Besides making code easier to write, lots of short functions makes code much easier to read. That may be counter-intuitive because you would think having so many functions with only a handful of code in them would force you to jump around the code a lot more, searching for the implementation of this or that function. Most of the time that's not the case. More often than not, you're looking for a specific block of code to find and fix a bug or add a feature. Finding that code block is actually easier when you don't have to sift through hundreds of lines of irrelevant code in the same function, trying to decide if any of it influences the bug you're tracking down or if it it will break when you make a change. Once you find the right code, it's already isolated in a nice self-contained package that's easy to understand and change.

Reading and understanding code is also aided by the focused nature of small functions. In the command interface above, the code in each function exists firmly within one layer of abstraction. Low-level peripheral interface code is not mixed with higher level decision or control structures, which in turn is not mixed with book-keeping code. It's the Single Responsibility principle applied to functions. The purpose of each function is immediately apparent, and that helps considerably when you have to come back to it in six months (or five years) to make a change. Not to mention the fact that small functions are much more portable, making changes even easier.

Easier To Test

Long functions are notoriously hard to test. Making sure all code paths are covered and the code is functionally correct becomes a nightmare. If you add in interactions with hardware peripherals, like the example above, things get even more difficult because simulating what the embedded hardware does for offline testing is a real challenge. But testing the code above is quite easy. The functions that interface directly with the hardware can be mocked without the need to maintain complicated state for long, involved tests because the functions that use the hardware interface are short and simple.

Coming up with tests for each function is also straightforward because none of them do very much. For example, the tests for HandleHostCommand() just need to pass in each command and a few invalid commands and make sure the correct function is called each time. Nothing could be simpler.

Easier To Name Variables

One of the hardest problems in programming is naming variables, but when you drastically cut down the size of functions, naming becomes much easier because the amount of context that must be held in the variable name is smaller. If done right, variable names should get shorter as functions get shorter while their meaning becomes easier to understand and remember.

Imagine the complexity of the variable names that would be required if all of the command processing code was written in HandleHostCommand(). Command-specific variable names would quickly get out of hand, and there would be the unhealthy urge to reuse variables for multiple purposes. Both of those problems are neatly avoided by splitting the command processing into individual functions.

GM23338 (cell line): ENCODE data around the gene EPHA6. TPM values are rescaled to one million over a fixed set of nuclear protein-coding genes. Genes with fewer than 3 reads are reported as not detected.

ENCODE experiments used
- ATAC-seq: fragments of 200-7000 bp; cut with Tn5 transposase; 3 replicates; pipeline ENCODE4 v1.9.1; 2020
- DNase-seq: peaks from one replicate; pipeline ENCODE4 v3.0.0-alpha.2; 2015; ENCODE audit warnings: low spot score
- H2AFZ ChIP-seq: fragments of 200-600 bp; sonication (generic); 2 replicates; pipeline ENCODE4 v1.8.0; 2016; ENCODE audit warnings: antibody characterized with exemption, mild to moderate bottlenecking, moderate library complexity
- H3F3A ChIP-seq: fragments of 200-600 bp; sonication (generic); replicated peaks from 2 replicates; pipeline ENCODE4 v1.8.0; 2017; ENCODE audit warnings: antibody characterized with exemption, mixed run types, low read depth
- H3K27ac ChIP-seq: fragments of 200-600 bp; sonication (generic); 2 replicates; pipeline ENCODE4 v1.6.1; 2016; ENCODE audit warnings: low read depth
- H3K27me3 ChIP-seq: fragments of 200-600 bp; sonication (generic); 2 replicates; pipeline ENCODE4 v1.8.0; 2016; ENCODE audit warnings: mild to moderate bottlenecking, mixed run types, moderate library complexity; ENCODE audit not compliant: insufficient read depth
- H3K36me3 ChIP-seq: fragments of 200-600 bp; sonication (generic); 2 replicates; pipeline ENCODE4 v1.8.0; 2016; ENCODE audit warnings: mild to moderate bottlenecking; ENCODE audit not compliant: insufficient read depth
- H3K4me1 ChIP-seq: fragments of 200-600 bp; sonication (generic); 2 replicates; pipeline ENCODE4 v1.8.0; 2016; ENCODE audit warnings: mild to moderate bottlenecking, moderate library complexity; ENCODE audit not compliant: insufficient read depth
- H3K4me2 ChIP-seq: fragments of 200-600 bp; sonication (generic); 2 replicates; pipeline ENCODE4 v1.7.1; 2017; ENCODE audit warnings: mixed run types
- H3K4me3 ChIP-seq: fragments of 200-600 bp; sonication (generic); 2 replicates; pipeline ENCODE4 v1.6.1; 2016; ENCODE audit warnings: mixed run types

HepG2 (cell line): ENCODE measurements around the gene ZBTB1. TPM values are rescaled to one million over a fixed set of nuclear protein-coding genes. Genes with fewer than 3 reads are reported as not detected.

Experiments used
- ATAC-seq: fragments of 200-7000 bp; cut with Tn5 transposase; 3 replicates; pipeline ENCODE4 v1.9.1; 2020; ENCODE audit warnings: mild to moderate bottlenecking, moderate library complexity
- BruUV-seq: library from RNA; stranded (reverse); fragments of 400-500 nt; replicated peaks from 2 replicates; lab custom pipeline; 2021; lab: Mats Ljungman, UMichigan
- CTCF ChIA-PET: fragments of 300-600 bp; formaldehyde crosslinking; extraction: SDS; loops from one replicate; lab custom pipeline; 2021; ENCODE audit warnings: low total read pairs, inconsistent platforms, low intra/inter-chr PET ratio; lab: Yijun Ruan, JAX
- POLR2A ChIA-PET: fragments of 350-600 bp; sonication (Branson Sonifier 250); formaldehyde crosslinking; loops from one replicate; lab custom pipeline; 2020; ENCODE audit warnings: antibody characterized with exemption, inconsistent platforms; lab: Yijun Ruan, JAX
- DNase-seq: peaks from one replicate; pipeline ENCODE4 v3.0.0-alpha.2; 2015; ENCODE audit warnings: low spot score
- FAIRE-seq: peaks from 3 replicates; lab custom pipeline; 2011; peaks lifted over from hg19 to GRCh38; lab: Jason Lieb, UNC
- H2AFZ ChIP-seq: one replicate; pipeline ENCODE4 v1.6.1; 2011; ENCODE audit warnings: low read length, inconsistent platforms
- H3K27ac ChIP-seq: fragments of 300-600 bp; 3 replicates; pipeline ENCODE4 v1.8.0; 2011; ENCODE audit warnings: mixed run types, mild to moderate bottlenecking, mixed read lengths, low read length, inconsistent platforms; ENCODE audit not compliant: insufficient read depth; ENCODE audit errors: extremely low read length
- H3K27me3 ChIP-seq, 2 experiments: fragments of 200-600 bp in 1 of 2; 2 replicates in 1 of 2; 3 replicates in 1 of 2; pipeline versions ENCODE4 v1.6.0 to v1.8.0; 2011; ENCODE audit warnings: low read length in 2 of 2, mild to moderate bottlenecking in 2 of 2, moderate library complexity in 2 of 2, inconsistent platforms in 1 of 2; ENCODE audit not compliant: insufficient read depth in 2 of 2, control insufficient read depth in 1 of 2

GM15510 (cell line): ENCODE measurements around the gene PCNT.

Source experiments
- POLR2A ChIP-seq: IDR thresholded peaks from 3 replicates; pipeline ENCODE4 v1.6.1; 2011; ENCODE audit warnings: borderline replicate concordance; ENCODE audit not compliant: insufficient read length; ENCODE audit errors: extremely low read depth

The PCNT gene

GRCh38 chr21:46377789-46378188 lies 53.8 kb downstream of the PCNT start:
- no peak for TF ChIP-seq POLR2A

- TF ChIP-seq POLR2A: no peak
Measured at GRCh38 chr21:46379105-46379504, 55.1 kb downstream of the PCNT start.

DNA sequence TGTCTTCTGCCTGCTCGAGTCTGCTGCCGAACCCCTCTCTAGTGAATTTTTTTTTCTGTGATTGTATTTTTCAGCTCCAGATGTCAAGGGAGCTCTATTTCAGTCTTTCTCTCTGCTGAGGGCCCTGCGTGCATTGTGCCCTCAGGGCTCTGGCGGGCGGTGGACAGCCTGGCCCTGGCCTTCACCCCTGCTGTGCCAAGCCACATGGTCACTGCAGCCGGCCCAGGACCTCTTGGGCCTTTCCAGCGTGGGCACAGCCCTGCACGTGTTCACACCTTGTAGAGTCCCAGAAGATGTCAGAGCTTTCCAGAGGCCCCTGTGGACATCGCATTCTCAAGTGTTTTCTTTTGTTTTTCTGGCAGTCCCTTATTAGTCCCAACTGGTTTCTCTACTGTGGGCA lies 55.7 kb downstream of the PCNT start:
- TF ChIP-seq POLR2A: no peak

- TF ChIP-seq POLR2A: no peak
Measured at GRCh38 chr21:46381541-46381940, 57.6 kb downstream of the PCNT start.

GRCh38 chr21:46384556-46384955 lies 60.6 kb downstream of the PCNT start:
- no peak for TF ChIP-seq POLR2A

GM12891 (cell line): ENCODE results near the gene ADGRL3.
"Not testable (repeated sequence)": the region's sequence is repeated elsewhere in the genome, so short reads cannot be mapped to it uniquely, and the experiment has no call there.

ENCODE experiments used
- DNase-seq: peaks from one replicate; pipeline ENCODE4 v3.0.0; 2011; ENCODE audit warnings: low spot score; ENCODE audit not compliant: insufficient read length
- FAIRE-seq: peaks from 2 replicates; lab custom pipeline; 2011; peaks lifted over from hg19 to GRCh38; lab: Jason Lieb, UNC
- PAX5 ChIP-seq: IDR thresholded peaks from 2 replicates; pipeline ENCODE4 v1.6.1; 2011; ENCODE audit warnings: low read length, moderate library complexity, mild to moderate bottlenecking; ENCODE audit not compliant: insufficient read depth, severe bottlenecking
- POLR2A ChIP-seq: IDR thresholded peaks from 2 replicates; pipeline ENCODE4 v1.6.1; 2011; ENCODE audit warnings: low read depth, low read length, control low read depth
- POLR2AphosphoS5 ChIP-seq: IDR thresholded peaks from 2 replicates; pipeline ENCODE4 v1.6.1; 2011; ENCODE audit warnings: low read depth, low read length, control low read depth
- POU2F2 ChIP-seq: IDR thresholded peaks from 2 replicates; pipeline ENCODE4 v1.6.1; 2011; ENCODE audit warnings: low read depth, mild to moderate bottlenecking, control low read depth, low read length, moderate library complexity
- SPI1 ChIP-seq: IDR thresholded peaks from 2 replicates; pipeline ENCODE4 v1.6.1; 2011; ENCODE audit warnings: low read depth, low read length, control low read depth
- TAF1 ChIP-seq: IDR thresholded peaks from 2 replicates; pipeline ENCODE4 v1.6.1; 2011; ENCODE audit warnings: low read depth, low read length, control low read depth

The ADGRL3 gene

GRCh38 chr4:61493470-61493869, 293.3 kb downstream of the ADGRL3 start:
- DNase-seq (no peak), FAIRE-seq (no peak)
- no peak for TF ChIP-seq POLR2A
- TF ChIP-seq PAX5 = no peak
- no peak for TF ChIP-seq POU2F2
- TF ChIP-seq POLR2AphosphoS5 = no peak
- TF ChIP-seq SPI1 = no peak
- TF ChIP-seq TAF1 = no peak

Easier To Self-Document

In Code Complete, Steve McConnell describes the Pseudocode Programming Process, where pseudocode is used to refine a routine until it reaches a point where it is easier to write the code than to write more pseudocode. Then the pseudocode is converted to comments and the code is written below each comment. Considering what I think of comments, McConnell didn't go far enough with his recommended process.

Each comment ends up redundantly describing the following code, making the comments essentially useless. Instead of writing code for each comment, coming up with a good function name and putting the code in the resulting functions would be a better approach. Then the code becomes more self-documenting, and the comments can either be removed to de-clutter the code or used as the function's documentation if necessary.

When code is structured with lots of small functions, the function names become a great way to describe what the code is doing directly in the code. Learning Ruby and Rails is making this advantage even more apparent to me. The omission of most parentheses in Ruby makes the code so easily readable that small functions are much more common and comments are used far less frequently. Most of that advantage can be carried over to other languages, and at least in the example above, comments wouldn't add much value to the code while increasing its verbosity drastically. That's not to say that comments should never be used, but their necessity is drastically reduced.

Make Your Life Easier

Of all of the advantages of writing small functions, the most profound is probably how easy it makes testing. Without short functions, testing can be completely overwhelming and is likely to be resisted or delayed to the detriment of the project. With short functions, tests practically write themselves, and if TDD (Test-Driven Development) is practiced, short functions tend to be the natural result of the tests that are written first.

Making testing easier should motivate you to write smaller functions all by itself. Making code easier to read, write, change, and document as well is even better. It took a long time to appreciate how beneficial it is to program this way because I couldn't get over the friction of creating all of those little functions. Try it. Write those short and sweet functions. It will free your mind.